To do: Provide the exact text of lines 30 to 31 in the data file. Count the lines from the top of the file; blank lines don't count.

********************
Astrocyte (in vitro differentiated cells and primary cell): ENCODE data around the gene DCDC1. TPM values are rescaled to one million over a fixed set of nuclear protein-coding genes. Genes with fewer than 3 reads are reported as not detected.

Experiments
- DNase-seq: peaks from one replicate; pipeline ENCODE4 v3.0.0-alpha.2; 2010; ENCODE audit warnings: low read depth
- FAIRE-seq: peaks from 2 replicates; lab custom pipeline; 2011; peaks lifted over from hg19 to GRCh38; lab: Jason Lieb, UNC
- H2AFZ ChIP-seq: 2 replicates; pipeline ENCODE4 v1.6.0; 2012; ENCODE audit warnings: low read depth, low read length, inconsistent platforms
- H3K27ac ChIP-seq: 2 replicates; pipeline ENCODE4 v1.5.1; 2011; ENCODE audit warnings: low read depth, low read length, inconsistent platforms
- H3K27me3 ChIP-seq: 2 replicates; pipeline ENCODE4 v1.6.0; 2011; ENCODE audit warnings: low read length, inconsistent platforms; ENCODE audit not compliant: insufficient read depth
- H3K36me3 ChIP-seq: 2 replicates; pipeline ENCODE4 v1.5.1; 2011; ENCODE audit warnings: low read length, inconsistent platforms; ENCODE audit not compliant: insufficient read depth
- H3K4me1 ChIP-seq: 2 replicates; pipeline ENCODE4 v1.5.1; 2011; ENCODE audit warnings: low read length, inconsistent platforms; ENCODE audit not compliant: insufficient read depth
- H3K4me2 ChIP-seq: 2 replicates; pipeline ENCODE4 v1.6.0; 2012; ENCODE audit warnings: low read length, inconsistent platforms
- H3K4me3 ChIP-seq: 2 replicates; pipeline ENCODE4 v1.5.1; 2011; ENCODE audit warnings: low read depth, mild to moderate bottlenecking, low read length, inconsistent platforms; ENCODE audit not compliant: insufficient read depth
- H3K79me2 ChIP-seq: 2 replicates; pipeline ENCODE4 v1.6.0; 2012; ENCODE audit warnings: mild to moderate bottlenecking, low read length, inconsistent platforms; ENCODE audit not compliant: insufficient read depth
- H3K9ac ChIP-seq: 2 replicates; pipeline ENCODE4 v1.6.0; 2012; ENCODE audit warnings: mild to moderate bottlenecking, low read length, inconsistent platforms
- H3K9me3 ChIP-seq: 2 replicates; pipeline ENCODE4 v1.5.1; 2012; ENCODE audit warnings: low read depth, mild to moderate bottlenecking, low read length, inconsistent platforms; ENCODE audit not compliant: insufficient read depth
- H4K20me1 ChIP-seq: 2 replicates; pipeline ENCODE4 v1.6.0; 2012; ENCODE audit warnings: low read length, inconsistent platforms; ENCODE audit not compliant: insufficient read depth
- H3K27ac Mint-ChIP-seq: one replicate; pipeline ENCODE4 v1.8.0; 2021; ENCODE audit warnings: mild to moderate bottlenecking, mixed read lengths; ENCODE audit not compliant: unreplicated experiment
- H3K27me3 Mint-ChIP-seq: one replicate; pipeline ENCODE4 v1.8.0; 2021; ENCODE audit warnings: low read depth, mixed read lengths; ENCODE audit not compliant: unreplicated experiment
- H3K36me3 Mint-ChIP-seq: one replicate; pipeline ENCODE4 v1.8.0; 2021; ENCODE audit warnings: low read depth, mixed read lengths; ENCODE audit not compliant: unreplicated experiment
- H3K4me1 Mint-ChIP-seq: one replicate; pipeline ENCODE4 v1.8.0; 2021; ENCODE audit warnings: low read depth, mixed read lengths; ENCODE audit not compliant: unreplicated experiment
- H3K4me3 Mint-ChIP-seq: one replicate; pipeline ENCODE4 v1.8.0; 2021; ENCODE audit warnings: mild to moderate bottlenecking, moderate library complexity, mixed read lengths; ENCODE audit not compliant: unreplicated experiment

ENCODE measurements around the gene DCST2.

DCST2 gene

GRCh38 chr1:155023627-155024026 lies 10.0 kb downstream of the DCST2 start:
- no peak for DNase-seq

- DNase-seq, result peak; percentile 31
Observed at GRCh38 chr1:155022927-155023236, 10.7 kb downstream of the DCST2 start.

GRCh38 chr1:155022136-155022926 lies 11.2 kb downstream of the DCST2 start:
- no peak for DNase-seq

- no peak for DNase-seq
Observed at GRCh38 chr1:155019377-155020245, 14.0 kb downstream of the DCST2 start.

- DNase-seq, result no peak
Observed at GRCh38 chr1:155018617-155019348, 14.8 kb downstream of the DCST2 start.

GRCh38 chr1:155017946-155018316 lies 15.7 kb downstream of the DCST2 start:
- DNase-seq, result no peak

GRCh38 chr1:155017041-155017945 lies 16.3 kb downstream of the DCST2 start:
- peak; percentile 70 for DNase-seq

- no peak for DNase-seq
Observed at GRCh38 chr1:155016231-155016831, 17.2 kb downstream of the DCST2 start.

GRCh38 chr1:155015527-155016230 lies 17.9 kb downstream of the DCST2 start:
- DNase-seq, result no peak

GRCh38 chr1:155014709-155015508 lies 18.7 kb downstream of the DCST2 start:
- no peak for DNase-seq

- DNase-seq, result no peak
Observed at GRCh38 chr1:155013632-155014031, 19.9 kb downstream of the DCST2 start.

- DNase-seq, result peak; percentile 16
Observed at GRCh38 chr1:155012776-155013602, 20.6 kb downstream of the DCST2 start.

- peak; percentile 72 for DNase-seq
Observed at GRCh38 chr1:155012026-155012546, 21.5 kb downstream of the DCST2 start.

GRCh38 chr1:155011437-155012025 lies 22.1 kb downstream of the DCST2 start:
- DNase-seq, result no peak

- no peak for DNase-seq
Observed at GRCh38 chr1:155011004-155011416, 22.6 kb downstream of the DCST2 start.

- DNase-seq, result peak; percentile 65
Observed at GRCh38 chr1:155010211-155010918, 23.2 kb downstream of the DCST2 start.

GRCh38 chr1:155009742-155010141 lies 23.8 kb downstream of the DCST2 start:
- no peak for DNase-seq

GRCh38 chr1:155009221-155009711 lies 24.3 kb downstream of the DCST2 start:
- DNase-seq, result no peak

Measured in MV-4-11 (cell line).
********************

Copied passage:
Observed at GRCh38 chr1:155019377-155020245, 14.0 kb downstream of the DCST2 start.

- DNase-seq, result no peak